“I don’t trust him,” Albany mother worries how long daughter’s killer will stay behind bars

ALBANY, Illinois -  A mother is relieved tonight after learning her daughter's killer will remain behind bars, but she's worried about how long he'll stay there.

It should be a happier day for Jessie McWilliams, but instead, it only brings more worries. Now, nearly 30 years after her daughter Karen Hill was murdered.

"I don`t trust him. I feel that he could tomorrow say hey I`ll do it now," said McWilliams.

McWilliams was supposed to be on a plane to Baton Rouge, Louisiana. The man convicted of Karen's murder was up for parole, but last minute he withdrew his name from the hearing.

While McWilliams is happy he will be staying in prison she questions his motive, " I don`t understand why he would do that. Why would you ask to stay in prison?"

Karen was born and raised in Albany, Illinois. She then moved to Louisiana more than 20 years ago. In November 1988, she was kidnapped from the convenience store she was working at.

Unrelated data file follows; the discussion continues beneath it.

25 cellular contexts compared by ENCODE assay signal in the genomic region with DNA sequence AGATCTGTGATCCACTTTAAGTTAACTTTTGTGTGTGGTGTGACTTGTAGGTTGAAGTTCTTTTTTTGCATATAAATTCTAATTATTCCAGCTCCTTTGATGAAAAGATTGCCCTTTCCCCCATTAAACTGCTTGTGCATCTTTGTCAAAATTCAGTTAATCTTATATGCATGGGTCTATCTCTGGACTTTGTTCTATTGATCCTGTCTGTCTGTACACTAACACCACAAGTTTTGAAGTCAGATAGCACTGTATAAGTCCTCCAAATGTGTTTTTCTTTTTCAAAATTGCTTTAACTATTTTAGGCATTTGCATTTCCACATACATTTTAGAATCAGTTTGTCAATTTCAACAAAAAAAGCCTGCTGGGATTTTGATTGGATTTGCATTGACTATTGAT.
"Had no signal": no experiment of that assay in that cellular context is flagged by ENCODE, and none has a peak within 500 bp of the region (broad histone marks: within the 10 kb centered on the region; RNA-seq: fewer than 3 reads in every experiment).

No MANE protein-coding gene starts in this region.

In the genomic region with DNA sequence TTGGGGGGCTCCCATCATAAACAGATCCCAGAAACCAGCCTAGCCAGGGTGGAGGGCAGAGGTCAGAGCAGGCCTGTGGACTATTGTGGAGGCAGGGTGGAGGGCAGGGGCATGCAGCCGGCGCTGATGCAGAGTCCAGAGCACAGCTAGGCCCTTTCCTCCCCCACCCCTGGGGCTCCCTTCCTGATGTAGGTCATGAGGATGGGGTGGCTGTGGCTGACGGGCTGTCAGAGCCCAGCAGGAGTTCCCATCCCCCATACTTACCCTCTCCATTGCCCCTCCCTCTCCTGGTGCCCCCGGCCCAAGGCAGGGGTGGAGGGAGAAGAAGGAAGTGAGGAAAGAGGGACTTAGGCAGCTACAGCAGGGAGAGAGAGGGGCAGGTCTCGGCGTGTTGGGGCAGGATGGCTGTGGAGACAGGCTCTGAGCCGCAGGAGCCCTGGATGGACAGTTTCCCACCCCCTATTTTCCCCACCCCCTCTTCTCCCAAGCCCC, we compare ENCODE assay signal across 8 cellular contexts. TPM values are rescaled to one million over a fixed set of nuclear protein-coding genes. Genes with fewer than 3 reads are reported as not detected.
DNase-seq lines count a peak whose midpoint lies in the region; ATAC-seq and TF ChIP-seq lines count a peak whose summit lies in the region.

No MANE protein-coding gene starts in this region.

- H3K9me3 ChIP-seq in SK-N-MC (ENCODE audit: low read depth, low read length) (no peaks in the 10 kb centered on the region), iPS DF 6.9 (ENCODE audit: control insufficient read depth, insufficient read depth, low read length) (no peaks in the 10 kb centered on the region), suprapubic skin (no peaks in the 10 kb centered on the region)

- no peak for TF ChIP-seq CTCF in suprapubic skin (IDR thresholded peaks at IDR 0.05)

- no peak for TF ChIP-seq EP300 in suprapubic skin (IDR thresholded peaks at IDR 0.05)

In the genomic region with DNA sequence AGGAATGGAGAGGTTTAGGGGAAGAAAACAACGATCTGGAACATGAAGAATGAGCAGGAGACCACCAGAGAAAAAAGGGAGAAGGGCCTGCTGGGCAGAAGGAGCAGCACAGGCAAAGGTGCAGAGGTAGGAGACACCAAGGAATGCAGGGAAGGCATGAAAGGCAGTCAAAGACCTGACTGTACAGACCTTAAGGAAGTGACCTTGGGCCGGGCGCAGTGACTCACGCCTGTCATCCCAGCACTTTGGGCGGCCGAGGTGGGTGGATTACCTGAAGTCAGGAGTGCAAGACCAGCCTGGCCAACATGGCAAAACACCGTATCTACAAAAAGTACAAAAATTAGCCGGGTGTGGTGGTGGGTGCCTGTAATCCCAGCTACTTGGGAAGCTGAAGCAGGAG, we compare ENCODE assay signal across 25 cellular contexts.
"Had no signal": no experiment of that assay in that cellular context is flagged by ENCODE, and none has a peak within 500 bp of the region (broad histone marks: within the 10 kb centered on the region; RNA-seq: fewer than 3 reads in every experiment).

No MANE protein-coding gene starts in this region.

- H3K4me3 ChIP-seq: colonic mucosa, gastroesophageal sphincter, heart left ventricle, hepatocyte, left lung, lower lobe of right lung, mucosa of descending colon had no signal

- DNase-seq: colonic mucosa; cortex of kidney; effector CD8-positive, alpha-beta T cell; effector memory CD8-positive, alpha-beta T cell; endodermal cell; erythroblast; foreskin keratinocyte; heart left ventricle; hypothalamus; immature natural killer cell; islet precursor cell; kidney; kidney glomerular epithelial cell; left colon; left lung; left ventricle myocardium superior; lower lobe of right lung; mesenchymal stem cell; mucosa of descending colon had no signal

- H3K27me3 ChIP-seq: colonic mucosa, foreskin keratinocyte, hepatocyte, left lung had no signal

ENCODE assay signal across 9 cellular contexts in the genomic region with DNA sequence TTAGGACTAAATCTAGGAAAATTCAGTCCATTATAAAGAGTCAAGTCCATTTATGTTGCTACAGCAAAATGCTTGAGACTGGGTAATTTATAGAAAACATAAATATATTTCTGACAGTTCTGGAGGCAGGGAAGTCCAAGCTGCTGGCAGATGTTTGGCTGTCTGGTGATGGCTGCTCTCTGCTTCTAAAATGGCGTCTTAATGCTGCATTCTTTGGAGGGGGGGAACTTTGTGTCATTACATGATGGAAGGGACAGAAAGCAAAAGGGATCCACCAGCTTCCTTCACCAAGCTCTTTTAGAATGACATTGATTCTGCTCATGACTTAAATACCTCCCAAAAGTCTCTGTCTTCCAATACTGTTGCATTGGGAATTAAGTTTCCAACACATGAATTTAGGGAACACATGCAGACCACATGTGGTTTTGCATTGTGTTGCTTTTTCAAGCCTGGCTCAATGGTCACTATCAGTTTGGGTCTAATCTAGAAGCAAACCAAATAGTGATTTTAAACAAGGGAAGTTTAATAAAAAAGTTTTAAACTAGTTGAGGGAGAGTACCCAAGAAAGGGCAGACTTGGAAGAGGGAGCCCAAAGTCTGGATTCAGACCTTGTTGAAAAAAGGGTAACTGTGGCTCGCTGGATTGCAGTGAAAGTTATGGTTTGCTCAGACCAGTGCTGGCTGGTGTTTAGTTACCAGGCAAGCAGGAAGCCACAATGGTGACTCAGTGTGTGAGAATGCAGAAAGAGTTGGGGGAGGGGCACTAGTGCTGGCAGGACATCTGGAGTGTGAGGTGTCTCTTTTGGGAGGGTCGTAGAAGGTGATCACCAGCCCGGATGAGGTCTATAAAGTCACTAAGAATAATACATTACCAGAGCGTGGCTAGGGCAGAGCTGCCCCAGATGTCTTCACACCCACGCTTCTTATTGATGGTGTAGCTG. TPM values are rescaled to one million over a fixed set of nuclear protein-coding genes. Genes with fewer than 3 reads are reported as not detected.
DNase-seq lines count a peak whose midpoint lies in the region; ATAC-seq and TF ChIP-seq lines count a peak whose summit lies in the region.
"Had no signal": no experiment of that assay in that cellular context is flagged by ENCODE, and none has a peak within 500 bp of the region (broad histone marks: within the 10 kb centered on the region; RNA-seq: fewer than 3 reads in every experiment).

"He took my daughter took her out to a forest preserve right near Fort Polk, raped her, tied her to a tree and shot her in the head," said McWilliams.

After ten years of searching for Karen's Killer, Samuel Galbraith was convicted and sentenced to 71 years in prison.

"I had put him out of my mind you know," said McWilliams.

However, after serving 17 years in prison, WBRZ out of Baton Rouge, Louisiana, reported that a parole board unanimously voted earlier this year to release him.

But McWilliams wasn't notified about the hearing.

After that report came out, Louisiana's Governor blocked his release based on that Technicality.

"We`re leery. We`re afraid it will happen again," said McWilliams.

McWilliams is ready to fight the justice system again if she needs to. She wants Galbraith to stay behind bars where she says he belongs.

"We don`t want him back out there. If he`s back out what`s to keep him from doing it again," said McWilliams.

According to McWilliams, Louisiana law says Galbraith isn't allowed to request a parole hearing for two years.